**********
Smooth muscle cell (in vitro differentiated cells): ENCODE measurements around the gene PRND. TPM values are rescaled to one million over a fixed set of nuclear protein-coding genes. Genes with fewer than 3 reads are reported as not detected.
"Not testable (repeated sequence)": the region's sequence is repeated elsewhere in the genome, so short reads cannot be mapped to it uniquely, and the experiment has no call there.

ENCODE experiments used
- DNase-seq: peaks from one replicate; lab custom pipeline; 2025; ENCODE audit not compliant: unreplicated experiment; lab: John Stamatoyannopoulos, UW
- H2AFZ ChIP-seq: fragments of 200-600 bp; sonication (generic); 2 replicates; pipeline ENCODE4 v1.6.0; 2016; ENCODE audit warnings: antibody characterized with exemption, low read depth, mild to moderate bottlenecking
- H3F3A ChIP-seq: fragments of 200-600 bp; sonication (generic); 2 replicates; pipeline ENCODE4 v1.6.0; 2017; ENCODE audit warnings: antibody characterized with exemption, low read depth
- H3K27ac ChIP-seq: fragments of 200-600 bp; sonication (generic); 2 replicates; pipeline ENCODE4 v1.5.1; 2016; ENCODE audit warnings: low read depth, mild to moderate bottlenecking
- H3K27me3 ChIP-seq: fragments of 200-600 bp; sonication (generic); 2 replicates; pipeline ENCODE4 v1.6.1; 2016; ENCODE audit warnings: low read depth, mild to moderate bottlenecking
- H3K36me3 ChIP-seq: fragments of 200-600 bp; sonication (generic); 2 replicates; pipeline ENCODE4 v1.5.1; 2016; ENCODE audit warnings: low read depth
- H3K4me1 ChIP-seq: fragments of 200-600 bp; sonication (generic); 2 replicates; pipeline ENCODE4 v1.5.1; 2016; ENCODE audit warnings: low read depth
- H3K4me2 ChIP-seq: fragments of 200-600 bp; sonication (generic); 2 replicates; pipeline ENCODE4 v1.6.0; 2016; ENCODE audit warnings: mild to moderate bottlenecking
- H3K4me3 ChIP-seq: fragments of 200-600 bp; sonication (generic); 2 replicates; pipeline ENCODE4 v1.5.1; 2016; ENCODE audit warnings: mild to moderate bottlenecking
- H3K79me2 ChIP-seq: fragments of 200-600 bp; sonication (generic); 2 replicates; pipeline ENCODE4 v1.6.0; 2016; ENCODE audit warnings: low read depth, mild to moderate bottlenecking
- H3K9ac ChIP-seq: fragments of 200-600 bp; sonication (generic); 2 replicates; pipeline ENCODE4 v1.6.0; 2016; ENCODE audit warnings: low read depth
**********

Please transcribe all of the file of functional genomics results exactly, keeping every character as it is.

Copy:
Smooth muscle cell (in vitro differentiated cells): ENCODE measurements around the gene PRND. TPM values are rescaled to one million over a fixed set of nuclear protein-coding genes. Genes with fewer than 3 reads are reported as not detected.
"Not testable (repeated sequence)": the region's sequence is repeated elsewhere in the genome, so short reads cannot be mapped to it uniquely, and the experiment has no call there.

ENCODE experiments used
- DNase-seq: peaks from one replicate; lab custom pipeline; 2025; ENCODE audit not compliant: unreplicated experiment; lab: John Stamatoyannopoulos, UW
- H2AFZ ChIP-seq: fragments of 200-600 bp; sonication (generic); 2 replicates; pipeline ENCODE4 v1.6.0; 2016; ENCODE audit warnings: antibody characterized with exemption, low read depth, mild to moderate bottlenecking
- H3F3A ChIP-seq: fragments of 200-600 bp; sonication (generic); 2 replicates; pipeline ENCODE4 v1.6.0; 2017; ENCODE audit warnings: antibody characterized with exemption, low read depth
- H3K27ac ChIP-seq: fragments of 200-600 bp; sonication (generic); 2 replicates; pipeline ENCODE4 v1.5.1; 2016; ENCODE audit warnings: low read depth, mild to moderate bottlenecking
- H3K27me3 ChIP-seq: fragments of 200-600 bp; sonication (generic); 2 replicates; pipeline ENCODE4 v1.6.1; 2016; ENCODE audit warnings: low read depth, mild to moderate bottlenecking
- H3K36me3 ChIP-seq: fragments of 200-600 bp; sonication (generic); 2 replicates; pipeline ENCODE4 v1.5.1; 2016; ENCODE audit warnings: low read depth
- H3K4me1 ChIP-seq: fragments of 200-600 bp; sonication (generic); 2 replicates; pipeline ENCODE4 v1.5.1; 2016; ENCODE audit warnings: low read depth
- H3K4me2 ChIP-seq: fragments of 200-600 bp; sonication (generic); 2 replicates; pipeline ENCODE4 v1.6.0; 2016; ENCODE audit warnings: mild to moderate bottlenecking
- H3K4me3 ChIP-seq: fragments of 200-600 bp; sonication (generic); 2 replicates; pipeline ENCODE4 v1.5.1; 2016; ENCODE audit warnings: mild to moderate bottlenecking
- H3K79me2 ChIP-seq: fragments of 200-600 bp; sonication (generic); 2 replicates; pipeline ENCODE4 v1.6.0; 2016; ENCODE audit warnings: low read depth, mild to moderate bottlenecking
- H3K9ac ChIP-seq: fragments of 200-600 bp; sonication (generic); 2 replicates; pipeline ENCODE4 v1.6.0; 2016; ENCODE audit warnings: low read depth